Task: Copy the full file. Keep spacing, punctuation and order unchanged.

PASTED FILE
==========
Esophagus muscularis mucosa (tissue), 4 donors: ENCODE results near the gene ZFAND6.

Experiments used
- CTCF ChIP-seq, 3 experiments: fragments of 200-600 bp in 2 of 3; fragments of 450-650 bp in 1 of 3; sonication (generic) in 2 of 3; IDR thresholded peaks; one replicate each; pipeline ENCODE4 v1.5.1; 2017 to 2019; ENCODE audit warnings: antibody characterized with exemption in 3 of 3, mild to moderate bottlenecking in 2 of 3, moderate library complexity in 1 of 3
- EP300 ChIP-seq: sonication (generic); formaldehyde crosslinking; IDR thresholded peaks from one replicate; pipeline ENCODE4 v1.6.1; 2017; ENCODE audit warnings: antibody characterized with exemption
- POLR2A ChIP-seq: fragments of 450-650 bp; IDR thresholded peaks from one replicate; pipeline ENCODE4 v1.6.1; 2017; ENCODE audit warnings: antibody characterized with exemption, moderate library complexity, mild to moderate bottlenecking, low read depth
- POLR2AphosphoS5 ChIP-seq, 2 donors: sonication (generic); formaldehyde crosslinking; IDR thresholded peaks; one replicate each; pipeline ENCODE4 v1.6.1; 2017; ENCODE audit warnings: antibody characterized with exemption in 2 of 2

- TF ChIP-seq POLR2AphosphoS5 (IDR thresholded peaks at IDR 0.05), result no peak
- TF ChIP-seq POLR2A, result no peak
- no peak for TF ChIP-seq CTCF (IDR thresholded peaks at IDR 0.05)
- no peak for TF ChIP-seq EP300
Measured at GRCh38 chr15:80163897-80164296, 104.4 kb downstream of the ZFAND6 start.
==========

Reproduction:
Esophagus muscularis mucosa (tissue), 4 donors: ENCODE results near the gene ZFAND6.

Experiments used
- CTCF ChIP-seq, 3 experiments: fragments of 200-600 bp in 2 of 3; fragments of 450-650 bp in 1 of 3; sonication (generic) in 2 of 3; IDR thresholded peaks; one replicate each; pipeline ENCODE4 v1.5.1; 2017 to 2019; ENCODE audit warnings: antibody characterized with exemption in 3 of 3, mild to moderate bottlenecking in 2 of 3, moderate library complexity in 1 of 3
- EP300 ChIP-seq: sonication (generic); formaldehyde crosslinking; IDR thresholded peaks from one replicate; pipeline ENCODE4 v1.6.1; 2017; ENCODE audit warnings: antibody characterized with exemption
- POLR2A ChIP-seq: fragments of 450-650 bp; IDR thresholded peaks from one replicate; pipeline ENCODE4 v1.6.1; 2017; ENCODE audit warnings: antibody characterized with exemption, moderate library complexity, mild to moderate bottlenecking, low read depth
- POLR2AphosphoS5 ChIP-seq, 2 donors: sonication (generic); formaldehyde crosslinking; IDR thresholded peaks; one replicate each; pipeline ENCODE4 v1.6.1; 2017; ENCODE audit warnings: antibody characterized with exemption in 2 of 2

- TF ChIP-seq POLR2AphosphoS5 (IDR thresholded peaks at IDR 0.05), result no peak
- TF ChIP-seq POLR2A, result no peak
- no peak for TF ChIP-seq CTCF (IDR thresholded peaks at IDR 0.05)
- no peak for TF ChIP-seq EP300
Measured at GRCh38 chr15:80163897-80164296, 104.4 kb downstream of the ZFAND6 start.